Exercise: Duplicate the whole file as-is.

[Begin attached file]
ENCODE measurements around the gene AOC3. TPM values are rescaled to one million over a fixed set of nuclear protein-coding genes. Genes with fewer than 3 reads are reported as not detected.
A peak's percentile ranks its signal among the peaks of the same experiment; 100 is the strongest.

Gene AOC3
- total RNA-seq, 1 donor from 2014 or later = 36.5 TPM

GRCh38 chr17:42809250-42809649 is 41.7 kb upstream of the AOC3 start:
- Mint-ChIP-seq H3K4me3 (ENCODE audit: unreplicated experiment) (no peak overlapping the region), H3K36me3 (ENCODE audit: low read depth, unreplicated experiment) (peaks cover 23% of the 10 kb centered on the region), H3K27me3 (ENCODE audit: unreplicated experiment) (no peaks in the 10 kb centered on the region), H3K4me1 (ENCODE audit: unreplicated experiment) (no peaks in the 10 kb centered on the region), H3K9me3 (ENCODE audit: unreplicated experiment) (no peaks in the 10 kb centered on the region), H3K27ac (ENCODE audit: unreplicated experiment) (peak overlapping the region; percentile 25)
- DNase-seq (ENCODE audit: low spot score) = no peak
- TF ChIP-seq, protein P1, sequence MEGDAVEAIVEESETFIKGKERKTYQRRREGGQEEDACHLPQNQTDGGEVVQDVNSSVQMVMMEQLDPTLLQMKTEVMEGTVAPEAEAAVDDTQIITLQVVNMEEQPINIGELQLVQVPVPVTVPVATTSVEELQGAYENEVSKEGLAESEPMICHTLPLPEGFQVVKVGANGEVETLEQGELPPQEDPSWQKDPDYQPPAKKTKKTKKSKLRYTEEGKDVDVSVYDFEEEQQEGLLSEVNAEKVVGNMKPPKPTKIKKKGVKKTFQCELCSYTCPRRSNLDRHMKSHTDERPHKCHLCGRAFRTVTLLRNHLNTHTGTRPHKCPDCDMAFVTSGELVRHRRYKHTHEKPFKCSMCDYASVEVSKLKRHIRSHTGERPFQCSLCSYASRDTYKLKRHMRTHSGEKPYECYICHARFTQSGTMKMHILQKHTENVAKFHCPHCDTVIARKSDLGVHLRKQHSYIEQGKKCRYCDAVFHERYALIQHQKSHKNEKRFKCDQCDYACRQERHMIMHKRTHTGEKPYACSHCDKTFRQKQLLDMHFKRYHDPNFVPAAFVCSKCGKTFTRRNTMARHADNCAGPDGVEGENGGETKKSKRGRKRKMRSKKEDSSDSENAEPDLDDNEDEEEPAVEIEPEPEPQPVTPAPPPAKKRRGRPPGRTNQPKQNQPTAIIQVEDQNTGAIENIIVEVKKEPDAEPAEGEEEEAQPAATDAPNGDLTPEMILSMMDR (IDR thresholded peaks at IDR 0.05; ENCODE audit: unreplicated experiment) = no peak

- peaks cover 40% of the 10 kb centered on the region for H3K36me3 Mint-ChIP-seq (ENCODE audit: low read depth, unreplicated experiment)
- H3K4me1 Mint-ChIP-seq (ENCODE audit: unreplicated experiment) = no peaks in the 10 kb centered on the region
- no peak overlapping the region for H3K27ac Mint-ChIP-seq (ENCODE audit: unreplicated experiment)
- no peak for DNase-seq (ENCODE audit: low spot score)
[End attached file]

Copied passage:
ENCODE measurements around the gene AOC3. TPM values are rescaled to one million over a fixed set of nuclear protein-coding genes. Genes with fewer than 3 reads are reported as not detected.
A peak's percentile ranks its signal among the peaks of the same experiment; 100 is the strongest.

Gene AOC3
- total RNA-seq, 1 donor from 2014 or later = 36.5 TPM

GRCh38 chr17:42809250-42809649 is 41.7 kb upstream of the AOC3 start:
- Mint-ChIP-seq H3K4me3 (ENCODE audit: unreplicated experiment) (no peak overlapping the region), H3K36me3 (ENCODE audit: low read depth, unreplicated experiment) (peaks cover 23% of the 10 kb centered on the region), H3K27me3 (ENCODE audit: unreplicated experiment) (no peaks in the 10 kb centered on the region), H3K4me1 (ENCODE audit: unreplicated experiment) (no peaks in the 10 kb centered on the region), H3K9me3 (ENCODE audit: unreplicated experiment) (no peaks in the 10 kb centered on the region), H3K27ac (ENCODE audit: unreplicated experiment) (peak overlapping the region; percentile 25)
- DNase-seq (ENCODE audit: low spot score) = no peak
- TF ChIP-seq, protein P1, sequence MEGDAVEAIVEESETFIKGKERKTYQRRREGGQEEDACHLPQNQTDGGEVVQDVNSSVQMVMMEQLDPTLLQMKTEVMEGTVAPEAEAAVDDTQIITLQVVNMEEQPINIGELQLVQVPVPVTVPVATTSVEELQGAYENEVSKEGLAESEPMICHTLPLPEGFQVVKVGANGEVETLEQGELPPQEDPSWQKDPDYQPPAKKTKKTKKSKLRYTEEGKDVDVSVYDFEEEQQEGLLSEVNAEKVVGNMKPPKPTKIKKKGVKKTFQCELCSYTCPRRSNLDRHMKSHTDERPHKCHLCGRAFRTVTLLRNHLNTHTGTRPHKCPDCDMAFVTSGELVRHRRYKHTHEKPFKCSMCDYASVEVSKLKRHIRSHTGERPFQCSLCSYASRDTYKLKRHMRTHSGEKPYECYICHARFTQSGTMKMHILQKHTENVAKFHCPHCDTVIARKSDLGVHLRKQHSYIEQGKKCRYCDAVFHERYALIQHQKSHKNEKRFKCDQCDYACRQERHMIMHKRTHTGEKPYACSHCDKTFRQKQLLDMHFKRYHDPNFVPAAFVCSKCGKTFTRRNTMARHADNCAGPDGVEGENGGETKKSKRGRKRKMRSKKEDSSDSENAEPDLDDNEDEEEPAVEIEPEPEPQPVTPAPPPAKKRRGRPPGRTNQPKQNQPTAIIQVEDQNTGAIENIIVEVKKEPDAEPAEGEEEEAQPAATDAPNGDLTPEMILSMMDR (IDR thresholded peaks at IDR 0.05; ENCODE audit: unreplicated experiment) = no peak

- peaks cover 40% of the 10 kb centered on the region for H3K36me3 Mint-ChIP-seq (ENCODE audit: low read depth, unreplicated experiment)
- H3K4me1 Mint-ChIP-seq (ENCODE audit: unreplicated experiment) = no peaks in the 10 kb centered on the region
- no peak overlapping the region for H3K27ac Mint-ChIP-seq (ENCODE audit: unreplicated experiment)
- no peak for DNase-seq (ENCODE audit: low spot score)